American girls are entering puberty sooner than was generally thought, lending weight to the argument that sex education should begin early in elementary school, a study in last week’s edition of the journal Pediatrics reports.
Nearly half of the nation’s black girls and 14 percent of its white girls start to develop breasts, pubic hair, or both by age 8, according to a team of researchers at the University of North Carolina at Chapel Hill. They monitored 17,000 girls, ages 3 to 12, who visited their doctors from July 1992 to September 1993.
The study found that the average age for white girls’ breast development was 9.9, a year younger than studies in the 1950s showed. The average age for black girls’ breast growth was 8.8 years. Studies from the 1950s did not provide breakdowns on African-Americans.
Menstruation began at 12.16 years for black girls and at 12.88 years for white girls, on average, the report in the April 7 issue says. While the average age for the onset of menstruation for white girls has remained steady for nearly 50 years, African-American girls are beginning their periods four months earlier than they did in the 1960s.
“There’s not as much of a change in the end of puberty but in the beginning of puberty,” said Marcia E. Herman-Giddens, an associate professor at the school of public health at UNC and the study’s lead researcher.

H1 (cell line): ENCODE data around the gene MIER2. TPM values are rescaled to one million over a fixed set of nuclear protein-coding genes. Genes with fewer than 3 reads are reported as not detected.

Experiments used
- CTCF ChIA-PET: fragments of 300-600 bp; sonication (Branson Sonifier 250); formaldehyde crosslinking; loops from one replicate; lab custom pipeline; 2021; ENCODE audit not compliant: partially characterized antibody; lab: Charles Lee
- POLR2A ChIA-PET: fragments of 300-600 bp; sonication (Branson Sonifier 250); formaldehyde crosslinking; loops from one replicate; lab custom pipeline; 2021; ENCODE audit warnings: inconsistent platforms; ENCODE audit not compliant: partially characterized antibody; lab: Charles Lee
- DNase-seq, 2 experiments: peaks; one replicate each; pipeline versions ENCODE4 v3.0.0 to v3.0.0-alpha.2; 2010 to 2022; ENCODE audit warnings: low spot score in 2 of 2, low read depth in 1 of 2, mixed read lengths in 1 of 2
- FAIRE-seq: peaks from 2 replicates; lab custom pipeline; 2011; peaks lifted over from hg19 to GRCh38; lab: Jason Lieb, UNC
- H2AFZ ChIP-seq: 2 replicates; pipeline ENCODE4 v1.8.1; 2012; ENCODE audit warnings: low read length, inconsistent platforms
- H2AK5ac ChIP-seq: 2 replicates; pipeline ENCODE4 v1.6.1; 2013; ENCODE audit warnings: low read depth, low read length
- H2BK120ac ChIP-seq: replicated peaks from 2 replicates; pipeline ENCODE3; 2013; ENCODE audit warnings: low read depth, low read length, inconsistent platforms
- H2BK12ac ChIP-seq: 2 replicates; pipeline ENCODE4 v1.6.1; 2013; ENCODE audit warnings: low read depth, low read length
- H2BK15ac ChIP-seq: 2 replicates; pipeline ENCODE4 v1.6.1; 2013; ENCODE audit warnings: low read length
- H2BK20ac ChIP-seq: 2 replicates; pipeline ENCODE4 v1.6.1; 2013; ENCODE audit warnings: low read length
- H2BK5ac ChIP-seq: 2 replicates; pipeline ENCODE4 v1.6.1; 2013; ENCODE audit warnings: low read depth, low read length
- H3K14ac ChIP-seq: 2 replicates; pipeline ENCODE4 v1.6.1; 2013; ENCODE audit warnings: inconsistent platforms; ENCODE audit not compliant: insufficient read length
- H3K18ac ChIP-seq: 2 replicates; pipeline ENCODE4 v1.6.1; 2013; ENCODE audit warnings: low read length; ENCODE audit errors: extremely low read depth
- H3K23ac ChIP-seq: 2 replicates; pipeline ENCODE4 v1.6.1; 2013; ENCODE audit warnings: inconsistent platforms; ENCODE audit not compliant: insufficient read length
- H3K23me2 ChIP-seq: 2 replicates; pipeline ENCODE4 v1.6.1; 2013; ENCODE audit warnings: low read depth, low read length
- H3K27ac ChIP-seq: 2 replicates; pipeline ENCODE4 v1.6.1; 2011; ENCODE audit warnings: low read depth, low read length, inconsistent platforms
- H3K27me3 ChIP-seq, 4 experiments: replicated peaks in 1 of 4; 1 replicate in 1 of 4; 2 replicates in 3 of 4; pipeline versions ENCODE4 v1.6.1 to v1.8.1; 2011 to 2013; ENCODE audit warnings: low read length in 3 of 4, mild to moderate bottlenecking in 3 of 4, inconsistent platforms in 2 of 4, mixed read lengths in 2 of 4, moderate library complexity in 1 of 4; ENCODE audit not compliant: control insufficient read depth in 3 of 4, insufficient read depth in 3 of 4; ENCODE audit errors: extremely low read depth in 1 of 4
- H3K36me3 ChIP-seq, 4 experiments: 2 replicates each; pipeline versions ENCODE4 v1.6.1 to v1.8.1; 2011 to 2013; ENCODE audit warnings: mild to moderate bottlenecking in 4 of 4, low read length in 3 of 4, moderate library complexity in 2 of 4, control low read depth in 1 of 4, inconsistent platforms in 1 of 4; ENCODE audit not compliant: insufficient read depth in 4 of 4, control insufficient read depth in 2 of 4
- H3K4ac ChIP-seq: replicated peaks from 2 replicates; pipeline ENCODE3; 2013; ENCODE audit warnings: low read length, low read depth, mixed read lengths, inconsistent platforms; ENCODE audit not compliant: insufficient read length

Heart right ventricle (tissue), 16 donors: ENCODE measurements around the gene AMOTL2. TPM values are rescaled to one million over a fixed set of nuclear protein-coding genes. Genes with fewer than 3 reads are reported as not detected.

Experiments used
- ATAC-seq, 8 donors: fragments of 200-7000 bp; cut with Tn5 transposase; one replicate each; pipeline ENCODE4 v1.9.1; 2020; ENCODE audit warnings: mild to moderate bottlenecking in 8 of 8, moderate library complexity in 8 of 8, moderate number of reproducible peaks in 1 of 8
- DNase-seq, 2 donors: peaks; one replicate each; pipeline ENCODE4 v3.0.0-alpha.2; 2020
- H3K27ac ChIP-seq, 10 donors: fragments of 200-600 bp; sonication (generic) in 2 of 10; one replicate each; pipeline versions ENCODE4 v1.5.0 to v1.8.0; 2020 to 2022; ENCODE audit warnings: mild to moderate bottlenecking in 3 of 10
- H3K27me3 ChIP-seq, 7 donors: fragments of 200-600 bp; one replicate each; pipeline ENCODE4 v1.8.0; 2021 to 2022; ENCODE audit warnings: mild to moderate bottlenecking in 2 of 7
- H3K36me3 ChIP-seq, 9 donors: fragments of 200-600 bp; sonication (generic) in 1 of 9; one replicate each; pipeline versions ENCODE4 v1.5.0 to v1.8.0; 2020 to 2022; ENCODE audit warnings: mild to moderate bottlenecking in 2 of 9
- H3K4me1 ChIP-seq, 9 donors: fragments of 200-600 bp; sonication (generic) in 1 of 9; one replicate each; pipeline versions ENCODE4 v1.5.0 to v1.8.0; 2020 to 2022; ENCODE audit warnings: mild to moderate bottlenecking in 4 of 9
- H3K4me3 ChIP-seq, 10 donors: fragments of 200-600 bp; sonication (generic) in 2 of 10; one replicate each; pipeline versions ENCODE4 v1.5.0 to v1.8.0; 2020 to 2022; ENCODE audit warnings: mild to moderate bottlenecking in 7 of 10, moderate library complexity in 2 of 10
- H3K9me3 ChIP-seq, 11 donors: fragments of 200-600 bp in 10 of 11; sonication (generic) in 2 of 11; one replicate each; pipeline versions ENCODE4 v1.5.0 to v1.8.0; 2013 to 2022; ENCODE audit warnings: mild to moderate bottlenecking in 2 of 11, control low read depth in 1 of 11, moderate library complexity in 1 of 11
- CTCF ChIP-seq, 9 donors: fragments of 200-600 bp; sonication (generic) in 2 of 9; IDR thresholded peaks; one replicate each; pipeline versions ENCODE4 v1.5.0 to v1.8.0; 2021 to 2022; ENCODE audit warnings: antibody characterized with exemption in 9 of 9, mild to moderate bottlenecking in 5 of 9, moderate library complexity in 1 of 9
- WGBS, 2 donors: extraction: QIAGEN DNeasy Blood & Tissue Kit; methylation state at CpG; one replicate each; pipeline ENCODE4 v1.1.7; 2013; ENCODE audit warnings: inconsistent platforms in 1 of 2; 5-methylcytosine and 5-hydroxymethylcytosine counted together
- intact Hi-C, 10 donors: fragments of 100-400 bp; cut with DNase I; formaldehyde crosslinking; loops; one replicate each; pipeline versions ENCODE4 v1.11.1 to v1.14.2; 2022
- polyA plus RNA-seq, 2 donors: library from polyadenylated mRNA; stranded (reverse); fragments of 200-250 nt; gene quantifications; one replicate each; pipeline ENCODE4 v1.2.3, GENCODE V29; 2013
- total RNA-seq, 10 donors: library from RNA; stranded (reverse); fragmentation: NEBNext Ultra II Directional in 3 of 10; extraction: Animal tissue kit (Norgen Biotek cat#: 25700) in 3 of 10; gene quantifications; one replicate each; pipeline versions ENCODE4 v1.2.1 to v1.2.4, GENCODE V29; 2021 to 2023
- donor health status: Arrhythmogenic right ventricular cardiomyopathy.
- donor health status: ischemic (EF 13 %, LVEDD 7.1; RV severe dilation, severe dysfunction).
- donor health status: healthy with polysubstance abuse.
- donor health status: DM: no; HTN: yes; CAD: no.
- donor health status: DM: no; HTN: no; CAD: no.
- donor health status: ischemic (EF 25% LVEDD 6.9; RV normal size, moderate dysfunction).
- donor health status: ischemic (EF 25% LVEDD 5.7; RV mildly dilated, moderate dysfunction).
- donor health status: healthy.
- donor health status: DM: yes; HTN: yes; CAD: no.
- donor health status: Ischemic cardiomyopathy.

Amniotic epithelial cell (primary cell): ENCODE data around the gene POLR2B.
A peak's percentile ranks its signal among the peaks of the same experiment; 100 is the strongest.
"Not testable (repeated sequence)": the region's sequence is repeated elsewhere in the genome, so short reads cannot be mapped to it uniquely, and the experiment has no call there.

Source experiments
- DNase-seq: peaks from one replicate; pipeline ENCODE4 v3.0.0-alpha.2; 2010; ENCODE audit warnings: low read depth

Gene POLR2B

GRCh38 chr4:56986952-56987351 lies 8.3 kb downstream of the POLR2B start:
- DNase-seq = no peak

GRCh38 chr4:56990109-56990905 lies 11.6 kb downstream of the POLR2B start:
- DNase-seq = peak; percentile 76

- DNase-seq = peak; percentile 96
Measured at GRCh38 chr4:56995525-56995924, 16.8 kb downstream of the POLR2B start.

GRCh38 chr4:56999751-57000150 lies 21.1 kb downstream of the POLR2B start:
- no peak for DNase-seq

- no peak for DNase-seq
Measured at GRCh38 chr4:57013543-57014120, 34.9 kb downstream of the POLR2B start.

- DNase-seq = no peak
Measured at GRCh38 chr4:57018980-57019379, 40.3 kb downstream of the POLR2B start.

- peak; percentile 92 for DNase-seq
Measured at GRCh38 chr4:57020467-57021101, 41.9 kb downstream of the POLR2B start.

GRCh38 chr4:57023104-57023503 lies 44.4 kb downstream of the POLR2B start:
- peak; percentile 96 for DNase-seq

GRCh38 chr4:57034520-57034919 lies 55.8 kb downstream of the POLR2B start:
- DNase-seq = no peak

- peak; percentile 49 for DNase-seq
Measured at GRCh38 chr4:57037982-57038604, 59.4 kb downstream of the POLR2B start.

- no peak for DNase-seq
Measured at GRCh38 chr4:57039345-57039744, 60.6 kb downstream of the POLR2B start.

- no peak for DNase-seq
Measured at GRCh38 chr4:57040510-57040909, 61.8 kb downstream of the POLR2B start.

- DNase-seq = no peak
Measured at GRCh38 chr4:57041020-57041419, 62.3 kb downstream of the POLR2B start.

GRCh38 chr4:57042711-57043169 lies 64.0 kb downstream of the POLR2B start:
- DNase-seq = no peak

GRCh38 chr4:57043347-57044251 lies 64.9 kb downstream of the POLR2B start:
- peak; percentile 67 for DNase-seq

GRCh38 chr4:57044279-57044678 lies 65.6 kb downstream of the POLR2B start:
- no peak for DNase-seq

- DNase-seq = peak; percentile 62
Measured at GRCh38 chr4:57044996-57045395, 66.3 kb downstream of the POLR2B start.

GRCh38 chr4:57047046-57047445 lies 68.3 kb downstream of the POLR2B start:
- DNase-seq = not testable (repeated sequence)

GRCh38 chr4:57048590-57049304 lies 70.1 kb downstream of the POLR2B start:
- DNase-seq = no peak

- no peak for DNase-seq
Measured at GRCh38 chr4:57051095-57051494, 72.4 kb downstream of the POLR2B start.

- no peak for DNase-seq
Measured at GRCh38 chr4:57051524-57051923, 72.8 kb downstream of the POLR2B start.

Although biological differences may play a role in the varying maturation rates of the races, environmental factors also may be a factor, Ms. Herman-Giddens said. Poverty and poor nutrition, which have disproportionately affected more black Americans, may have helped postpone the onset of puberty in the past, she said. Black children may now be better nourished, which could account for the earlier development, she said.
The research also suggests that heightened exposure to environmental estrogens, chemicals that mimic the female hormone, may have helped bring on puberty at an earlier age.
Earlier Sex Ed.?
Many sex education advocates said that the findings from the new study support educating students about sexuality at a younger age.
“When you think about the anxiety these physical changes could cause some young girl, it does them a disservice to not provide them with the information,” said Ruth Mayer, a spokeswoman for the Sexuality and Education Information Council of the United States based in New York City.
Although sex education has been a perennial source of controversy for schools, the vast majority of districts provide general information on puberty beginning in the 5th grade, Ms. Mayer said. “This is compelling evidence that we need to address these issues before 5th grade.”